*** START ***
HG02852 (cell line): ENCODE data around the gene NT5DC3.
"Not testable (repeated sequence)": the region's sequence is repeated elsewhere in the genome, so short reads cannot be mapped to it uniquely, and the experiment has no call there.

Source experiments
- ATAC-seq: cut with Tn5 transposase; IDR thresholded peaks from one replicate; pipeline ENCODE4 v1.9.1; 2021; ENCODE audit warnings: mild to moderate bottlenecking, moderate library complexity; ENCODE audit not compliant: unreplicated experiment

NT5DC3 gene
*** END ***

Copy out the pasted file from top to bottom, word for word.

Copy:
HG02852 (cell line): ENCODE data around the gene NT5DC3.
"Not testable (repeated sequence)": the region's sequence is repeated elsewhere in the genome, so short reads cannot be mapped to it uniquely, and the experiment has no call there.

Source experiments
- ATAC-seq: cut with Tn5 transposase; IDR thresholded peaks from one replicate; pipeline ENCODE4 v1.9.1; 2021; ENCODE audit warnings: mild to moderate bottlenecking, moderate library complexity; ENCODE audit not compliant: unreplicated experiment

NT5DC3 gene